As businesses continue to connect and interact on a global scale, companies need to focus on growing their communication capabilities. This is especially relevant when considering your supply chain – companies are reaching farther and farther away for services, making any lack in up-to-date information potentially disastrous.
Countries like the United States and many places in Europe are turning more to outsourcing; and while this is a cheaper alternative, it often adds another level to the supply chain, and makes the process harder to manage. To avoid or patch already-existent holes in your supply chain communication, look to cloud computing for getting all involved parties on the same page.
Significance of the Cloud
Just like a cloud in the sky, the cloud is not tangible and can be difficult to understand for some people. But when applying the technology to your supply chain, the possibilities for improvement and efficiency are nearly endless.
Having the correct amount of a product at any given time will help a business run smoothly. The cloud can be used in forecasting and planning to not only improve service levels, but to have key partners in the supply chain – retailers, suppliers, distributors – collaborate.
The management of your inventory is further made simpler with the application of bar coding technologies and wireless services. Radio frequency identification (RFID) can be integrated with a centralised data management system via the cloud to provide up-to-the-second knowledge of where your product is, how much inventory you have, when it will get to its destination and when you need to restock.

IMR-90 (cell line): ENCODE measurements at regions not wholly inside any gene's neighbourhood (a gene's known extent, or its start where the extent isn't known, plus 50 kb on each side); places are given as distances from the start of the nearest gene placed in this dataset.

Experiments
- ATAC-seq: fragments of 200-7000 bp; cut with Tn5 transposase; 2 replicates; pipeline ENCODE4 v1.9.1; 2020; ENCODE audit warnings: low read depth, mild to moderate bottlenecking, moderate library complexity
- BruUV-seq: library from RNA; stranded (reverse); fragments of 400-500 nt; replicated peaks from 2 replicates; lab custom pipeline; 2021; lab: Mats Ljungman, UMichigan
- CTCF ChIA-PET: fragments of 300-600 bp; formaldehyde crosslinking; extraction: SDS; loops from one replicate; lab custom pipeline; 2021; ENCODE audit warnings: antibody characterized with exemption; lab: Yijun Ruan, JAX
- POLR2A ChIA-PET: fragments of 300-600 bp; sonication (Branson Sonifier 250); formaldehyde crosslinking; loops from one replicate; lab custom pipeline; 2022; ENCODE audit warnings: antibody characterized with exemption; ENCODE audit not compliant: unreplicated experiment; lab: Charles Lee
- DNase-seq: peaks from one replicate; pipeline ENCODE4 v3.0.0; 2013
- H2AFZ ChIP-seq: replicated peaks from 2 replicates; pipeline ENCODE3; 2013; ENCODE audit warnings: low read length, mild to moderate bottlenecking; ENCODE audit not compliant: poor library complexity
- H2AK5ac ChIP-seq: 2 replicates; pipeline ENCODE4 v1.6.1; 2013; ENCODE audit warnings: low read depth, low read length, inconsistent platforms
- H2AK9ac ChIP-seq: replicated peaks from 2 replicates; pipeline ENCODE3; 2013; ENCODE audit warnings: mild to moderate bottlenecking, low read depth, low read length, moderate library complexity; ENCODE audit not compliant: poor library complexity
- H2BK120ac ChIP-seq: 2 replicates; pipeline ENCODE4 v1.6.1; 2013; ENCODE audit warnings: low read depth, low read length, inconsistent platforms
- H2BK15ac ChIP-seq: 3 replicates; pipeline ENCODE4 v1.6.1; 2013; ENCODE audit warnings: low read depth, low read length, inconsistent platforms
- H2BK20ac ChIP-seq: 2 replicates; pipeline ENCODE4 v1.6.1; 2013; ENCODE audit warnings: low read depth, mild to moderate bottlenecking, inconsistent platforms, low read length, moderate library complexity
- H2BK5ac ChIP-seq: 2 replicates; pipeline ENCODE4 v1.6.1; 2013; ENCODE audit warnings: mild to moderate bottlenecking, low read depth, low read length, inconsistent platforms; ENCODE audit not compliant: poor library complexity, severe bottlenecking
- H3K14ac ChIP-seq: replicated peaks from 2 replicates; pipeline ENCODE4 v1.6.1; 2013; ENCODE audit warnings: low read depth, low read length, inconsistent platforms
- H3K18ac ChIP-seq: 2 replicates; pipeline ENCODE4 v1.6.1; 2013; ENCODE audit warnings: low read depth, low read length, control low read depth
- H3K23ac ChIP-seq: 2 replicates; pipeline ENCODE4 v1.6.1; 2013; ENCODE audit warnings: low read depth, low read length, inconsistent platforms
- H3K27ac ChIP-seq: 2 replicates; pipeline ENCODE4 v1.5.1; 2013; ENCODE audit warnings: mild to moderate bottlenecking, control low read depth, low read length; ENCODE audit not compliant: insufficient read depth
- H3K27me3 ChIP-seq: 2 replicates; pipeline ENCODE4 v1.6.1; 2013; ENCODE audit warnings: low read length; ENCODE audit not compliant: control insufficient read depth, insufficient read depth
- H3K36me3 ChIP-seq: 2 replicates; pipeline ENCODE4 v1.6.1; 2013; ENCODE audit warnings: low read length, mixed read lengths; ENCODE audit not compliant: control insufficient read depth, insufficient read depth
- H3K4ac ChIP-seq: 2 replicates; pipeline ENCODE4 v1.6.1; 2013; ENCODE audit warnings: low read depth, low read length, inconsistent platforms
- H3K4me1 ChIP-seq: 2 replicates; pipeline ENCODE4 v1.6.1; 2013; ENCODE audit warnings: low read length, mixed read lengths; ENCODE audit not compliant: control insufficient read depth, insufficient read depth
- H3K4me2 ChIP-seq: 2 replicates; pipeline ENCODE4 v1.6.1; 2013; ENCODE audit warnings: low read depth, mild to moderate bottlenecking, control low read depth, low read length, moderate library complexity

The cloud can also contribute to sourcing and procurement, as it enables companies to mutually develop contracts with suppliers, and could enhance contract management with real-time updates.
Before shipping your product out though, you have to have the product. The cloud can help with the design and product development stage by opening up the creative process to be, again, more collaborative. This does not necessarily mean reaching out to countries across the globe, but to the different departments in your own building. Any relevant data can be shared across secure lines throughout your company; this way, test results, design changes, and then marketing information and customer feedback can disseminate through the company through natural channels.